In the recent article about the Port of Port Angeles raising moorage rates at its marinas [“Port Of Port Angeles To Raise Boat Slip Rates,” PDN, Aug. 12], it was stated that the port desired to have rates at John Wayne Marina in Sequim equal to 110 percent of the average rates of eight selected marinas in the region.
The port-managed facility in Port Angeles was set at 90 percent of the average moorage charges.
From a boater’s standpoint, the real difference is that Port Angeles has a full-service marina with readily available services, while John Wayne Marina has none.
Port Airport Marina Manager Jerry Ludke justified this discrepancy by saying that John Wayne Marina was nicer, apparently referring to the park-like setting.
A marina is defined as a small harbor with docks for pleasure craft, which is different from a port that caters to commercial ships.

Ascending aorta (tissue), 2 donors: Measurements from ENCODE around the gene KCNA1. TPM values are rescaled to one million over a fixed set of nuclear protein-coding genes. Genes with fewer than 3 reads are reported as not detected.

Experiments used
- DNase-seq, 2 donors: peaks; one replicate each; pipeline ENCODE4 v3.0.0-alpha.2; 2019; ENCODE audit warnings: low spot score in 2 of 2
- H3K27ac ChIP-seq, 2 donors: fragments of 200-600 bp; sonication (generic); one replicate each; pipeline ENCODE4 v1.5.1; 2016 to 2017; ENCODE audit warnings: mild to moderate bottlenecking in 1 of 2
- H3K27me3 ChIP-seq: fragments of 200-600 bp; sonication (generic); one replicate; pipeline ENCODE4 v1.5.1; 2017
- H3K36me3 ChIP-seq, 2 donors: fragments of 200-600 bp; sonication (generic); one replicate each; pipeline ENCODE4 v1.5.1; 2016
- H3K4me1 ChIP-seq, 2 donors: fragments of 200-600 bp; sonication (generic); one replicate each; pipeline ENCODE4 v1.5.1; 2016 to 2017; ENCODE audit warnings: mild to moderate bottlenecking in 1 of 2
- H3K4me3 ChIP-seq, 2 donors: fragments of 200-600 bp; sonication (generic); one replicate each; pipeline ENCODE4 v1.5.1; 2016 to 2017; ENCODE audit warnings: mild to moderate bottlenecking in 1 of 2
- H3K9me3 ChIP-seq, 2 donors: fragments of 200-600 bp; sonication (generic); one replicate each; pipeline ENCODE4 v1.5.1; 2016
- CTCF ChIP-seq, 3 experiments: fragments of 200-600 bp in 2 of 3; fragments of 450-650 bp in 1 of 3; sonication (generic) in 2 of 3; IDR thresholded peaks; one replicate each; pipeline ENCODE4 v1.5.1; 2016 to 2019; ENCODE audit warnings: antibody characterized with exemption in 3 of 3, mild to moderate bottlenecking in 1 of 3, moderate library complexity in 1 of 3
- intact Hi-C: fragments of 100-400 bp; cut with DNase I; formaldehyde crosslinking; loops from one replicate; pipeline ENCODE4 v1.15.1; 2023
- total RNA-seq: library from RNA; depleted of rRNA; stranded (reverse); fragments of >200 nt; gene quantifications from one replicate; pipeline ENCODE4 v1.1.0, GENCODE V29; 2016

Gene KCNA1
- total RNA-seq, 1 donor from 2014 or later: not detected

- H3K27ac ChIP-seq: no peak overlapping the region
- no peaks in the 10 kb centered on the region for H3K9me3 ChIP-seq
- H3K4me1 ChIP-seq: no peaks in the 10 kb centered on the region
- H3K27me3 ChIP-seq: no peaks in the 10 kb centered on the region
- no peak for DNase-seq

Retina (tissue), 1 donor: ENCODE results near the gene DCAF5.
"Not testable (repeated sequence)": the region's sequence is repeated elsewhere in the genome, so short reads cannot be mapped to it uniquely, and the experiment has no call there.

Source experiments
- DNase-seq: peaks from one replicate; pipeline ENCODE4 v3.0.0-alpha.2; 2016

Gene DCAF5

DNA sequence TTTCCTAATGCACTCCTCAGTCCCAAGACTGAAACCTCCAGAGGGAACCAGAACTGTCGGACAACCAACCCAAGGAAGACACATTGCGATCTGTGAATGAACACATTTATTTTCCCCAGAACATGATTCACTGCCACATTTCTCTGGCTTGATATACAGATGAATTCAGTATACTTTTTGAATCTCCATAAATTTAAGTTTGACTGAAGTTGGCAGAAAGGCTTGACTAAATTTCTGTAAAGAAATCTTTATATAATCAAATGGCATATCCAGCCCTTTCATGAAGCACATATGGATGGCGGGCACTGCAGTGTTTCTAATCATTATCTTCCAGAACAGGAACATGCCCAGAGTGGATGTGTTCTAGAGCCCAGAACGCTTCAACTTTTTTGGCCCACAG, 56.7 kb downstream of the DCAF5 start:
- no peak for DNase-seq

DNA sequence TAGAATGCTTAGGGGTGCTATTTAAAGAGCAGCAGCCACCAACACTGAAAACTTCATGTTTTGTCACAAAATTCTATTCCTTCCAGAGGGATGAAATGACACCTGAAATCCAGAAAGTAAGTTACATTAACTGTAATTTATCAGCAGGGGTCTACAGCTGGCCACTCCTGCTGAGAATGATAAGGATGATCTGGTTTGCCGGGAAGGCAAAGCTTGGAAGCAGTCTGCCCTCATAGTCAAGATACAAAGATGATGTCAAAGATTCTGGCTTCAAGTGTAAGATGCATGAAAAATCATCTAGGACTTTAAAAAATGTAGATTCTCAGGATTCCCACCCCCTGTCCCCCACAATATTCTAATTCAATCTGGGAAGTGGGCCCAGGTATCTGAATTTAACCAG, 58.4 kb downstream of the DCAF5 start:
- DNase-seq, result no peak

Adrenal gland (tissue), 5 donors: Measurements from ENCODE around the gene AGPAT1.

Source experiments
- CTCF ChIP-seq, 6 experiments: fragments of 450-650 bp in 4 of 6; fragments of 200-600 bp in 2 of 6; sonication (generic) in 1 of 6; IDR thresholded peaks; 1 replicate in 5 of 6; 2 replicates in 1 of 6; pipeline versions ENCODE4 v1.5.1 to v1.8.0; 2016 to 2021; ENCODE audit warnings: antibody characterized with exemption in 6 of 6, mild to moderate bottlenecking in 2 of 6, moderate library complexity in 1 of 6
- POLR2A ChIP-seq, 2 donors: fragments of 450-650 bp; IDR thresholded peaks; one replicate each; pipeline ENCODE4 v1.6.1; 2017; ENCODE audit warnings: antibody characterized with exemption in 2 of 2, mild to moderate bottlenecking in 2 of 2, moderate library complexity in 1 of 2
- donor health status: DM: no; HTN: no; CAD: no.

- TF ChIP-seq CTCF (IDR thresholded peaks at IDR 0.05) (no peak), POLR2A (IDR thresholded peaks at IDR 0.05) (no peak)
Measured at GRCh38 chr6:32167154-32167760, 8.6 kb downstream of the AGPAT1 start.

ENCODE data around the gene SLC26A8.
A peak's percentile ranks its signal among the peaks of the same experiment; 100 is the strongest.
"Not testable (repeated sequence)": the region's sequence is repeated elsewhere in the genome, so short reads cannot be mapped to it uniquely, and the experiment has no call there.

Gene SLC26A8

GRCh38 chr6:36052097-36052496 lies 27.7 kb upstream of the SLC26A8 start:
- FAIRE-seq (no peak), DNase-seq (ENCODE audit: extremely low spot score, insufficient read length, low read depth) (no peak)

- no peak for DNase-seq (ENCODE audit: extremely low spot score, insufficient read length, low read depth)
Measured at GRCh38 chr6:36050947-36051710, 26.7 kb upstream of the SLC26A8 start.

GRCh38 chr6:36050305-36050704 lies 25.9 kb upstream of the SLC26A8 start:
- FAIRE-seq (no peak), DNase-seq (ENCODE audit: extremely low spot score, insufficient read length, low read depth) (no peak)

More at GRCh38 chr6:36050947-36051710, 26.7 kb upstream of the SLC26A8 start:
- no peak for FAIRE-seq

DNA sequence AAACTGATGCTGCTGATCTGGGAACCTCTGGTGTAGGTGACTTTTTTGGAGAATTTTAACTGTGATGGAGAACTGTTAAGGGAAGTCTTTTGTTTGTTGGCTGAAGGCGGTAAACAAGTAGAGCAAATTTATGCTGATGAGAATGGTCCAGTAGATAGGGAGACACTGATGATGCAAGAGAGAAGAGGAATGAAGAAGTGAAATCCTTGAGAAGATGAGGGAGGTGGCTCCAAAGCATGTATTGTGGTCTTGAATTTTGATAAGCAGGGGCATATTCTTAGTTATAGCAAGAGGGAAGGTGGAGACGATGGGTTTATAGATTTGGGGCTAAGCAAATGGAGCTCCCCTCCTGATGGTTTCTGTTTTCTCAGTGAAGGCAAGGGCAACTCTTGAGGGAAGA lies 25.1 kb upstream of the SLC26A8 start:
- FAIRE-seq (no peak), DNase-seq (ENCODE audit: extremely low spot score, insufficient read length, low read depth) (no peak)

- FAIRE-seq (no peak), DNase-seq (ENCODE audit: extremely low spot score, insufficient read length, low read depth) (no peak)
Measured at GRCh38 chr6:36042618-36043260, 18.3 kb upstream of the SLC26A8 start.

From the boaters’ standpoint, John Wayne Marina is a small, protected basin with docks to moor boats.
Boater-related services normally associated with a marina, with the exception of fuel and pump-out services, are totally lacking.
Very limited public transportation to available grocery and hardware stores makes it very inconvenient for visiting boaters.
What John Wayne Marina does have is a nice public park with extensive landscaped areas and a large building accommodating an upscale restaurant and a public meeting area, neither of which is critical for a marina (a facility for the docking of pleasure craft).
It would be interesting to find out where the real costs of John Wayne Marina are generated.
Why does the port think that it is the boaters’ obligation to pay for the non-boater-related services and facilities?